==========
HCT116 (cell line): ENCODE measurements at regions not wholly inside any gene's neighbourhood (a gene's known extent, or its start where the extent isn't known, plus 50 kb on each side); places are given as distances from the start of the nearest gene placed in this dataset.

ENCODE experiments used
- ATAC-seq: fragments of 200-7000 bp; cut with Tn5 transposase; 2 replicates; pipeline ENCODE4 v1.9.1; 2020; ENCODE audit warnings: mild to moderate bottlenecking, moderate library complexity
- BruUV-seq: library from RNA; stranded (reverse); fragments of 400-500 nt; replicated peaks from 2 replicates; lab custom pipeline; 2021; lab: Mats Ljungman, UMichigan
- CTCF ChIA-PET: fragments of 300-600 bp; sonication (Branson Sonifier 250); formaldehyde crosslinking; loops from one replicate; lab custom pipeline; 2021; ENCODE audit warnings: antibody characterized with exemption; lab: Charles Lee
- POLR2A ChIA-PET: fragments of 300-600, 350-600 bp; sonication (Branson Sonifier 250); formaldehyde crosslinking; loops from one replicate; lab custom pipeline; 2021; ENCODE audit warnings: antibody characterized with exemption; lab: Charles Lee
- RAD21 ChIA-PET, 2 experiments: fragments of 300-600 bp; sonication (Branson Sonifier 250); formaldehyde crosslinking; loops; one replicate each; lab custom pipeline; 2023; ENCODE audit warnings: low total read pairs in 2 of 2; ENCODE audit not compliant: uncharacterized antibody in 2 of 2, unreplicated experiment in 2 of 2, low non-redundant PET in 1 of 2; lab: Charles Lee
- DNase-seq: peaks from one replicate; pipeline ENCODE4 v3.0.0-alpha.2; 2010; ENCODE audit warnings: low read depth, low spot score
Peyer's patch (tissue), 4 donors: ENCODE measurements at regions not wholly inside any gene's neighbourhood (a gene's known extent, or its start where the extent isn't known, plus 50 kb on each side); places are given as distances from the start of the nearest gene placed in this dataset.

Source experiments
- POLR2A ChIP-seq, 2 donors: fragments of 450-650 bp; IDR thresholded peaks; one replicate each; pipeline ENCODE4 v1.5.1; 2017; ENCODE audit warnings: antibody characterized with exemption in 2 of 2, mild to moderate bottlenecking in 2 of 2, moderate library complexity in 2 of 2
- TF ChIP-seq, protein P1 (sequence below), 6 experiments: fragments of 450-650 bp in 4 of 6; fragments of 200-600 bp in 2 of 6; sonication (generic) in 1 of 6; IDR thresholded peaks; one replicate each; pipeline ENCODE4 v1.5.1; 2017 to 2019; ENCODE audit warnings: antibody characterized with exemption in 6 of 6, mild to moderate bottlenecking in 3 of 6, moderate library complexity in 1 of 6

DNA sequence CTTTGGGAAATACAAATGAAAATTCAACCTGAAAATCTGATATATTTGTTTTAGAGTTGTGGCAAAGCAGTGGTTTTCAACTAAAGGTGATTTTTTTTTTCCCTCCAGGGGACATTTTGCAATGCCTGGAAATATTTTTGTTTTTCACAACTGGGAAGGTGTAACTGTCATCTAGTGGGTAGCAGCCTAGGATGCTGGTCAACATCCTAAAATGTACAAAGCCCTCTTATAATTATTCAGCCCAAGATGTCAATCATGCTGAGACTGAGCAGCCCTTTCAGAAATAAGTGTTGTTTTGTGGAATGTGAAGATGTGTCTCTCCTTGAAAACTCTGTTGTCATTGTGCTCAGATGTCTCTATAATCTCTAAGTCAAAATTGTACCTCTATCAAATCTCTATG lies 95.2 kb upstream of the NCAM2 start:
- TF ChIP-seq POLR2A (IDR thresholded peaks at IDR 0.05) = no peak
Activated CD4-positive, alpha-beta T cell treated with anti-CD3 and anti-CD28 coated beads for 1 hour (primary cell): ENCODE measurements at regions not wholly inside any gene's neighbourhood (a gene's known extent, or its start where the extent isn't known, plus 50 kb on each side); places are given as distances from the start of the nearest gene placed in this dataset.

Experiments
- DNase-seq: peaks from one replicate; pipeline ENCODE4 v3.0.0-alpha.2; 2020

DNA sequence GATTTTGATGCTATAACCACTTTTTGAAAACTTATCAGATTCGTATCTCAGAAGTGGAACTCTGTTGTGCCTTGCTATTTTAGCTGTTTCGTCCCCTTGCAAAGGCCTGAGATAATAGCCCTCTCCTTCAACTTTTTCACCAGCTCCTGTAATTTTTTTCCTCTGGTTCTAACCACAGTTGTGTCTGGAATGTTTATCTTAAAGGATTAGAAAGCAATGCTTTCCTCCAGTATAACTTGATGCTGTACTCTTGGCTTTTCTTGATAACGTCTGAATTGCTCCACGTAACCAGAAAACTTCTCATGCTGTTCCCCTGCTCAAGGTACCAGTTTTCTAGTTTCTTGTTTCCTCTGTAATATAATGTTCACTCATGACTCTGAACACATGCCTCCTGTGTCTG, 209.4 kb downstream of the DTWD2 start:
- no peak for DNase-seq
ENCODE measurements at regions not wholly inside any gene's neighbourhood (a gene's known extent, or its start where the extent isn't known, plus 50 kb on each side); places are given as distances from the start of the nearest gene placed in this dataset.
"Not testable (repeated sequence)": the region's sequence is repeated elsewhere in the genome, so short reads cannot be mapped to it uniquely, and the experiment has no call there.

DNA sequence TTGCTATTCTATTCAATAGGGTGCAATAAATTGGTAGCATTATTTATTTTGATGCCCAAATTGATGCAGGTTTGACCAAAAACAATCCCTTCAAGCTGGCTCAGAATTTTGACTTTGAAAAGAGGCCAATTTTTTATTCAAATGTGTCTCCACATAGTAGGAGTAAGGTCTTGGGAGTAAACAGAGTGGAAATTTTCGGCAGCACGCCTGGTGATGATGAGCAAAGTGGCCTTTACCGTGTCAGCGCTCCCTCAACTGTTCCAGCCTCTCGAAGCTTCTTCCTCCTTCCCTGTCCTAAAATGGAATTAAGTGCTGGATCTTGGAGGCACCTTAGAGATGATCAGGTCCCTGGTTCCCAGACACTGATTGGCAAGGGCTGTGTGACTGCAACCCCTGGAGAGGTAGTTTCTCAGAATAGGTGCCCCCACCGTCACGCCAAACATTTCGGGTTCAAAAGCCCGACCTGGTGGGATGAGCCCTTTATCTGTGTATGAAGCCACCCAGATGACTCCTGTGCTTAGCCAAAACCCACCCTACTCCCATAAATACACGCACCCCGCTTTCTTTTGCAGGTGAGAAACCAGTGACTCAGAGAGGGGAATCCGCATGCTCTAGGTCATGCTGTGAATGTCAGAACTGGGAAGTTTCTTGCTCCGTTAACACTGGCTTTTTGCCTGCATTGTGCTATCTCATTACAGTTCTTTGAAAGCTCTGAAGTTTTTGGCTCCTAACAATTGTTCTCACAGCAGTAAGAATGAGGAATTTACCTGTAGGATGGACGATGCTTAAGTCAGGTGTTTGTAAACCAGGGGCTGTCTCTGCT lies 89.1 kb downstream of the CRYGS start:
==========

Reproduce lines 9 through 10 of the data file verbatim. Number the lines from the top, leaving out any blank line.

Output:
Peyer's patch (tissue), 4 donors: ENCODE measurements at regions not wholly inside any gene's neighbourhood (a gene's known extent, or its start where the extent isn't known, plus 50 kb on each side); places are given as distances from the start of the nearest gene placed in this dataset.

Source experiments